Mouth fungus is also called mouth rot. It is a bacterial infection caused by Flexibacter Columnaris or Flavobacterium Columnare. These bacteria feed on dead fish, food remains, and fish poop. If the aquarium is not clean enough, this bacteria can also affect the fish with the strongest immune system. 

Symptoms

  • Mold or cotton patch like structure is formed around the fish mouth.
  • Less frequently, it shares the symptoms with Columnaris, resulting in spots on fins, gills, etc.

Treatment

  • Antibiotics like kanamycin act well against mouth fungus.
  • Antibacterial medications like phenoxyethanol and nifurpirinol are also known to do well
  • The long term treatment, however, is to keep the water clean.

Furunculosis

Furunculosis is a serious, septicemia, a bacterial disease found principally in salmonid fishes, but it may also occur in goldfish and other cyprinids. It is a highly contagious disease.

Symptoms

  • Fish shows lethargic swimming, loss of appetite, respiratory distress.
  • The body gets darker, and gills become paler
  • Hemorrhages on skin and fins.

Treatment

  • Use iodine to prevent it from spreading to fertilized eggs.
  • You can use the necessary medications that are available in stores locally.

Fish Fungus / Fungal Infection

Fungal infections can cause damage to various organs in fish, such as liver, kidney, etc. It occurs when your tetra fish is in a weak state or in some sort of trauma. A fish present in a poor living condition can also get a fungal infection.

Symptoms

  • Light grey or cottony growths on skin, gills, fins, eyes.
  • Bulging eyes, loss of colors, abnormal swimming nature(rare), ulcers.

Treatment

  • Medicate the water with potassium permanganate.
  • Raising the temperature of the water by a little bit, i.e., up to 30 degrees C, can help.
  • Increase the salt level and calcium level in the tank.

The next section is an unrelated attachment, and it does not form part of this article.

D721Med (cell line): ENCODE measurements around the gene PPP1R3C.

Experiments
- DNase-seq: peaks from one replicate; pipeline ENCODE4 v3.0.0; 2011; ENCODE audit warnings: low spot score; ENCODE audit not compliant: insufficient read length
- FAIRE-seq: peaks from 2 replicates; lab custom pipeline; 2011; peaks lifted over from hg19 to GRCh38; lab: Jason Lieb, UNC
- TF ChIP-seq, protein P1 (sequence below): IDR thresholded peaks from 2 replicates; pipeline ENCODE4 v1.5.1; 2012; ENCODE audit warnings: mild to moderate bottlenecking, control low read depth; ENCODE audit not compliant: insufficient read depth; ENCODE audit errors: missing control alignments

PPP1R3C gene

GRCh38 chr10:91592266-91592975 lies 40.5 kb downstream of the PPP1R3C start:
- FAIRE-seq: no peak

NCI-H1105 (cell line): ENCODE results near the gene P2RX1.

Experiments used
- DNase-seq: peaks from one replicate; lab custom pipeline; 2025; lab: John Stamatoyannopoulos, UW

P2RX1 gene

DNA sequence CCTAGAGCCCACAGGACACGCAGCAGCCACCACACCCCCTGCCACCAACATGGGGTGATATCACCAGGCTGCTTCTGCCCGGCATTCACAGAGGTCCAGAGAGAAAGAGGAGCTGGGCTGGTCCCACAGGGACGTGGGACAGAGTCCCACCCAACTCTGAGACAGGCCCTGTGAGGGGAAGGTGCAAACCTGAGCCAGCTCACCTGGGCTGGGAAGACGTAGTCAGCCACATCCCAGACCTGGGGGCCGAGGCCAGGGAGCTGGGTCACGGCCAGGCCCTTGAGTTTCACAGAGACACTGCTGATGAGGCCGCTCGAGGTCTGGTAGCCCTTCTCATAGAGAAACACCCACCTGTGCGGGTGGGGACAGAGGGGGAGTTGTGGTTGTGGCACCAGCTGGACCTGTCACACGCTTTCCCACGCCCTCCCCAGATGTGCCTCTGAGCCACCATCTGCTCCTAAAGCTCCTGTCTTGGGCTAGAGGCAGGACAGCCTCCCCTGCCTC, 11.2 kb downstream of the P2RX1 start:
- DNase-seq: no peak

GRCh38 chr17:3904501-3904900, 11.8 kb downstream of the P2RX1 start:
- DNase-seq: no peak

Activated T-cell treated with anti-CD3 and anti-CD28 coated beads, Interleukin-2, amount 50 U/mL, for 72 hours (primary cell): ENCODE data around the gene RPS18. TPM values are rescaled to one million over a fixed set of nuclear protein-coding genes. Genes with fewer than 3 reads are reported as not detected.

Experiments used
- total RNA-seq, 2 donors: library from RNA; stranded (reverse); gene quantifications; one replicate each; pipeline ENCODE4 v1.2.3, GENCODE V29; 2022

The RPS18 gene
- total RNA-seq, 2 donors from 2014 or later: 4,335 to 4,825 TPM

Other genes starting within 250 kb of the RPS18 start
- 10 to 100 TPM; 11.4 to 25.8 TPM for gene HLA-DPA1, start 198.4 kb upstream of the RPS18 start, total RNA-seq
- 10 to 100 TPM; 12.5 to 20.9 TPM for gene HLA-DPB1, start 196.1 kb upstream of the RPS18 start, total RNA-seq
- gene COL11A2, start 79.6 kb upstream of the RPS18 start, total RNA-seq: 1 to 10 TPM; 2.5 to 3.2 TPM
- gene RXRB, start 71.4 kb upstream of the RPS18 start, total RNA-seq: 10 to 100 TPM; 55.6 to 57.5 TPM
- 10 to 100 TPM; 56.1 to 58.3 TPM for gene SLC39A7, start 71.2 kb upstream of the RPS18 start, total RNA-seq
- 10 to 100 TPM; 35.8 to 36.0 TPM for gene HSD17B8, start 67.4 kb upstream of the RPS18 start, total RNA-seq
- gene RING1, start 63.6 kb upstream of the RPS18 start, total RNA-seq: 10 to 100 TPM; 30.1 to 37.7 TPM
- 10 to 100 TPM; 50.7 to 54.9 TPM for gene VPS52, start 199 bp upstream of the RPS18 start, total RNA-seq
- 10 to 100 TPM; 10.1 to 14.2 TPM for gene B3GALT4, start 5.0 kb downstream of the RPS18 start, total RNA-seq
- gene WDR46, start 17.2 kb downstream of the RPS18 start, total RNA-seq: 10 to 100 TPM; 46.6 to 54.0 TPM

Velvet

Velvet is a fish disease caused by dinoflagellate parasites that affect both marine and freshwater fish. This disease gives the infected fish a dusty, brownish-gold color. This disease occurs most commonly to tropical fish and also to marine animals in some rare cases.

Symptoms

  • The tetra fish suffering from velvet will initially flash by rubbing itself against walls or any other objects.
  • They will exhibit lethargy by clamping their fins very close to their body.
  • A dusting of particles will be left all over the body if left untreated- colors ranging from brown to gold to green.

Treatment

  • Table salt is very helpful in reducing velvet.
  • Because velvet parasites gain some of their energy photosynthesis, leaving the aquarium in complete darkness for few ‘days’ can help solve the problem.
  • Some people also prefer increasing the tank temperature in order to quicken the life cycle of the parasite.

White Spot Disease or ICH

Ichthyophthirius multifiliis is a freshwater parasite that causes the most common disease on fish called white spot disease or ich. It appears on the body, fins, gills as white salt like particles of up to 1 mm. Each white spot is a parasite.

Symptoms

  • Loss of appetite and refusing almost all food.
  • Fish tries avoiding school.
  • Flashing and swimming abnormally.
  • Fish become bottom dwellers.

Treatment

  • You can add formalin or malachite green or a combination of both.
  • Increasing temperature to about 30c can prevent replication.
  • You can use aquarium salt, copper, methylene blue.

Anchor Worm

Lernaea, commonly known as anchor worms, are parasitic to freshwater fishes. The female worm after mating burrows inside a fish body and transforms worm-like form, usually with a portion sticking out from the fish body.

Symptoms

  • Worms can be visible sticking out from the fish body.
  • Inflammation of the body of the fish
  • You can see a constant flashing can as the fish feels uneasiness.

Treatment

  • The best way to treat anchor worm is by manually, i.e., by holding the fish gently and pulling the worm out carefully using tweezers.
  • Potassium permanganate is usually the best treatment and can be both used as tank treatment or dip.

Fish Lice

Fish lice (Argulus spp; family Argulidae) are branchiuran crustaceans that affect both marine and freshwater fishes. They are not related to lice, which are insects. Fish lice are flat and oval-shaped, and we can visibly see them with our naked eye, sometimes even when they are inside the fish. They are one of the biggest parasites (5-10)mm.

Symptoms

  • Fish with lice inside it will constantly flash and rub itself.
  • The fish will behave restlessly.